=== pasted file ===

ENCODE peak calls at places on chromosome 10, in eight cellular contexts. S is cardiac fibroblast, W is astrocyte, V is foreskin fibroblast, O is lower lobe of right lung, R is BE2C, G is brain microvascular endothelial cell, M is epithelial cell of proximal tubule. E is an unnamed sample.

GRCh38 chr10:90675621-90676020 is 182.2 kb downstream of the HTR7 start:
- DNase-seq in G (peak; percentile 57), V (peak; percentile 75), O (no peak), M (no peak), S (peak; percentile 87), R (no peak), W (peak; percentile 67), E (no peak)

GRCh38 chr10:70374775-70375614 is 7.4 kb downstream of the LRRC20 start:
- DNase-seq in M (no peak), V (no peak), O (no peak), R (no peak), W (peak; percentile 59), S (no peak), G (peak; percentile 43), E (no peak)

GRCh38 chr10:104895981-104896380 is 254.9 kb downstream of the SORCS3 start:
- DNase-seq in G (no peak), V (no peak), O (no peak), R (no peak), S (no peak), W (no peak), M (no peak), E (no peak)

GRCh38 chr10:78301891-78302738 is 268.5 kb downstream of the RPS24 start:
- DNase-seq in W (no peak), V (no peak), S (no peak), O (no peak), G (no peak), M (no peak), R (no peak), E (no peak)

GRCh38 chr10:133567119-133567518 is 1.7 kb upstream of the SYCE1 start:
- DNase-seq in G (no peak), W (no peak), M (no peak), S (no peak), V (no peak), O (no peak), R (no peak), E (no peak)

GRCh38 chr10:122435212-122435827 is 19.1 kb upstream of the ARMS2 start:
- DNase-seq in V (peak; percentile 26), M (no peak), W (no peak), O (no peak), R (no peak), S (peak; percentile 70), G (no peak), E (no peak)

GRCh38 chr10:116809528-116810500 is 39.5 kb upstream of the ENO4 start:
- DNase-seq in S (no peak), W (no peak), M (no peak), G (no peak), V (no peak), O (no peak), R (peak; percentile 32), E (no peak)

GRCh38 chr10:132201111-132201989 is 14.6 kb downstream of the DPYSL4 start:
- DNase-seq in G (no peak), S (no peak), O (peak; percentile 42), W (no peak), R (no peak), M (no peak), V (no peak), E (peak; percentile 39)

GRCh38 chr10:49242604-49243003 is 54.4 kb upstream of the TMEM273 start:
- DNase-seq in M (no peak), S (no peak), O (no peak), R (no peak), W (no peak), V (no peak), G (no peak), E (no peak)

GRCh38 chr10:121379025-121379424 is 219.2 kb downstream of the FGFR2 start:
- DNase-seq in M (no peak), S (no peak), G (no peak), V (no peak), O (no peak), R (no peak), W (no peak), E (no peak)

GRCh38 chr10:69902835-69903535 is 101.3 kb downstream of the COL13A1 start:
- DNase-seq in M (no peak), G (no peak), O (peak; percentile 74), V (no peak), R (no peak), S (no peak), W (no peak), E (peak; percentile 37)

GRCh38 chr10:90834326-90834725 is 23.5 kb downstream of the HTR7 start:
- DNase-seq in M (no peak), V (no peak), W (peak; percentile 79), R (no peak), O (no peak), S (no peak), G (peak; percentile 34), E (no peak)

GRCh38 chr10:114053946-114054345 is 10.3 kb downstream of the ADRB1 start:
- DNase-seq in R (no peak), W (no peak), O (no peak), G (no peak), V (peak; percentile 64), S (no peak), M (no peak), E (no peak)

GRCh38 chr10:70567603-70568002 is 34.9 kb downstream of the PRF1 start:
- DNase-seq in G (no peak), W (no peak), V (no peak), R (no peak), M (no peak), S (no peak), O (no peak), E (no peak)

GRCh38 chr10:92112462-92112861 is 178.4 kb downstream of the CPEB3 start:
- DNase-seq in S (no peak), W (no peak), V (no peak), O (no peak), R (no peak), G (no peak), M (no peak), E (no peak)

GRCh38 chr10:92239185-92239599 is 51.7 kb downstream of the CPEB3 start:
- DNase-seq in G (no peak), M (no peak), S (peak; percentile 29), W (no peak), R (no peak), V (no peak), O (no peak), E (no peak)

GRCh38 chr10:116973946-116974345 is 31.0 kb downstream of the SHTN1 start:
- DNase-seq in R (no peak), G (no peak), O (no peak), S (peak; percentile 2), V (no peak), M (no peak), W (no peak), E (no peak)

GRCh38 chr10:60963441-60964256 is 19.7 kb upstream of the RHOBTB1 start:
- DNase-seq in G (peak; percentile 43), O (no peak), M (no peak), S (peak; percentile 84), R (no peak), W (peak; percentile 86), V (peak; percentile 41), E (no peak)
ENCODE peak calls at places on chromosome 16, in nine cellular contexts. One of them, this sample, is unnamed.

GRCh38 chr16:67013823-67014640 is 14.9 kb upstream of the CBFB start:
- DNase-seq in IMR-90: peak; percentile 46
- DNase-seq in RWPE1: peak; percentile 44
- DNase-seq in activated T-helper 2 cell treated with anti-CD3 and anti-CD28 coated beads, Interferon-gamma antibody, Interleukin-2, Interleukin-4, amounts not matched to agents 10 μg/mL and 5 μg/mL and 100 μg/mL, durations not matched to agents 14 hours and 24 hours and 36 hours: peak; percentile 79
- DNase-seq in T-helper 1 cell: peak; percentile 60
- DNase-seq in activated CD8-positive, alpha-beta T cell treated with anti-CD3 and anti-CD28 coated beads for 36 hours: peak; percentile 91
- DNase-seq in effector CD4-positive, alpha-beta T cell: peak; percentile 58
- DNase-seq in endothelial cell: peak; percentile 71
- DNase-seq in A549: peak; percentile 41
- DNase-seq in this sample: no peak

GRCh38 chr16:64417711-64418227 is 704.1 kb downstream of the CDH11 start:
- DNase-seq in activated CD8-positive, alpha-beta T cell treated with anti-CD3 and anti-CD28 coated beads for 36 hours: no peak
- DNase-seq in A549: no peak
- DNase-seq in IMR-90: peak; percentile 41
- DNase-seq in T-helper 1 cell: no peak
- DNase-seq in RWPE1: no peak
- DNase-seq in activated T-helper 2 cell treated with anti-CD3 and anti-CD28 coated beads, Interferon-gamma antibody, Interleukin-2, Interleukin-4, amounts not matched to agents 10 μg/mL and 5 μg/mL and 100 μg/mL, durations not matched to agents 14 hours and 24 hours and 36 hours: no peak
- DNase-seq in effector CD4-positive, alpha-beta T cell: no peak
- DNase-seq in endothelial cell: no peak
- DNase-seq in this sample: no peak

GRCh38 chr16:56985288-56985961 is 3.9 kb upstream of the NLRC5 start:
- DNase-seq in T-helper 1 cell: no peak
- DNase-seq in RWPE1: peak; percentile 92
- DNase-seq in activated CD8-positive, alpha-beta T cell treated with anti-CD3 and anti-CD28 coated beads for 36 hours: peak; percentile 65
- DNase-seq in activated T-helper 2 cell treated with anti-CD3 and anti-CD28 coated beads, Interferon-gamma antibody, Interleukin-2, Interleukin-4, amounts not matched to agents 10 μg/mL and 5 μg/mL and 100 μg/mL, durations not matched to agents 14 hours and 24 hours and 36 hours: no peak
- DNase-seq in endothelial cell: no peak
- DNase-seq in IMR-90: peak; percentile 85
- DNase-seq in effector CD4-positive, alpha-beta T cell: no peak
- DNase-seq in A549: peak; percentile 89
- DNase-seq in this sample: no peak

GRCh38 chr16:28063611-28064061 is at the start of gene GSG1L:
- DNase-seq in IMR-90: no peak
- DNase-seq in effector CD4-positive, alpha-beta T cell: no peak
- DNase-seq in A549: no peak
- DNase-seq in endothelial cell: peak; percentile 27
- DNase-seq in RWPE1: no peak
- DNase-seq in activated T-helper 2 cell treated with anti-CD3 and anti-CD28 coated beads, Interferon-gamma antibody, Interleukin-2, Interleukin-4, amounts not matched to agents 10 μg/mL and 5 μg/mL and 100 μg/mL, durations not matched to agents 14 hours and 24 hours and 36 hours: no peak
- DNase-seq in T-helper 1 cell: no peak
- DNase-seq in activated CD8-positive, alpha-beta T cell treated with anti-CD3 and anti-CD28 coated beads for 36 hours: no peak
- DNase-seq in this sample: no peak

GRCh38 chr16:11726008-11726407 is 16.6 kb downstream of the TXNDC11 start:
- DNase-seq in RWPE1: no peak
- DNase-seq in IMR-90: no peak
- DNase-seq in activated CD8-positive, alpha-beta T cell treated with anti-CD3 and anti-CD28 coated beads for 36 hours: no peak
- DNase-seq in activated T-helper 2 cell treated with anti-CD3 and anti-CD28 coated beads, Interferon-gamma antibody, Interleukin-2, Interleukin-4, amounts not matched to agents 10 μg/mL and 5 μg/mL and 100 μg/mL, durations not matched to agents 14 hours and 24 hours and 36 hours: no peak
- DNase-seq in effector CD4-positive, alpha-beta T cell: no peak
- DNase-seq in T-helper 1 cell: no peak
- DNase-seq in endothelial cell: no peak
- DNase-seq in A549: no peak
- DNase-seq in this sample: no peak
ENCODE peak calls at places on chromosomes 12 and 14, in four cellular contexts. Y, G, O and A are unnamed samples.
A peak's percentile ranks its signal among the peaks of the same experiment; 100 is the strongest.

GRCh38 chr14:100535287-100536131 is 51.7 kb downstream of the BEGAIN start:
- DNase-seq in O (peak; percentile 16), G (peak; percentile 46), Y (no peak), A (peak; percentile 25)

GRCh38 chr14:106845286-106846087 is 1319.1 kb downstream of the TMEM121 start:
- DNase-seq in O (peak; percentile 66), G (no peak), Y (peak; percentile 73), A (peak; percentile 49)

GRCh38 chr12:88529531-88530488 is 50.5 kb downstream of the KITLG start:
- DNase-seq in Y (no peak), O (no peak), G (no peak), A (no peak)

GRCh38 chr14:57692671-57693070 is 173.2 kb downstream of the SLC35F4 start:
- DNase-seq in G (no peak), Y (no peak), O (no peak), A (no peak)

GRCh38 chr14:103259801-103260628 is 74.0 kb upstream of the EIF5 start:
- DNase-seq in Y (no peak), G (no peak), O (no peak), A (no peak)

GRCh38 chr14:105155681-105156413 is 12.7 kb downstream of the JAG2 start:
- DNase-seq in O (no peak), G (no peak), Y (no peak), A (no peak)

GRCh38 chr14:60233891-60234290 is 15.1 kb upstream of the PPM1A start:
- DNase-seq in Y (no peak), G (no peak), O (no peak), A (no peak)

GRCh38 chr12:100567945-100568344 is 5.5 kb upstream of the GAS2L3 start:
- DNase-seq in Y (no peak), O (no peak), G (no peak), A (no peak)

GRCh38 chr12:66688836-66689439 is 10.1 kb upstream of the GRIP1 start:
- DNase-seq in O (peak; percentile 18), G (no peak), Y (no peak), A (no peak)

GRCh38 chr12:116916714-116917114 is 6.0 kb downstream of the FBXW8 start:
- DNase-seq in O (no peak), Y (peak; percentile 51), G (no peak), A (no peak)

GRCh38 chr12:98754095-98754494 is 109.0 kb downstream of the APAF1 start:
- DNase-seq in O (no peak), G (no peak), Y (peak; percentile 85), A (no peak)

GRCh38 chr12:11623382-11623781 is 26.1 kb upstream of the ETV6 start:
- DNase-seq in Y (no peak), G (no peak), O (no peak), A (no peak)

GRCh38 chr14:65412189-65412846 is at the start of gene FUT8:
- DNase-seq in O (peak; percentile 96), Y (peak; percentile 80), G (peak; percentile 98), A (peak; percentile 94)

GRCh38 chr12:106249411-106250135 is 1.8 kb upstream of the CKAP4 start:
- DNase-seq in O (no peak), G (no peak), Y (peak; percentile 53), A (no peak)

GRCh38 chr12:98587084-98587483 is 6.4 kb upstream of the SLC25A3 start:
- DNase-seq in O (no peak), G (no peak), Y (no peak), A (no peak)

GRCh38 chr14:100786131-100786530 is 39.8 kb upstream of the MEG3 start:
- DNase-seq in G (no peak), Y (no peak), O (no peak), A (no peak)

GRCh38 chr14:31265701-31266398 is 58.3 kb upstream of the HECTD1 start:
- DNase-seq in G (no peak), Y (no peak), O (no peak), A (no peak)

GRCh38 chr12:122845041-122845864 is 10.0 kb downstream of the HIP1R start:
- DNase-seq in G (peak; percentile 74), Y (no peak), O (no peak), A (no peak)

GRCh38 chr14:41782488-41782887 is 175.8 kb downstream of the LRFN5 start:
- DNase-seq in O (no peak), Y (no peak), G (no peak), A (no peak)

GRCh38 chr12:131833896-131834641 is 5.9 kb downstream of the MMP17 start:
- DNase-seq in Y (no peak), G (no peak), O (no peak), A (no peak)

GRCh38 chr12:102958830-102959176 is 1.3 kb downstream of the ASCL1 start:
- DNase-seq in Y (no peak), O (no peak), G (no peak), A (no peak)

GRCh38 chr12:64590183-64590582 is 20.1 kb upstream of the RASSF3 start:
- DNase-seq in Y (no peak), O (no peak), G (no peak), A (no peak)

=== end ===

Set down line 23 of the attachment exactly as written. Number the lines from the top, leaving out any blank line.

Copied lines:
- DNase-seq in M (no peak), G (no peak), O (peak; percentile 74), V (no peak), R (no peak), S (no peak), W (no peak), E (peak; percentile 37)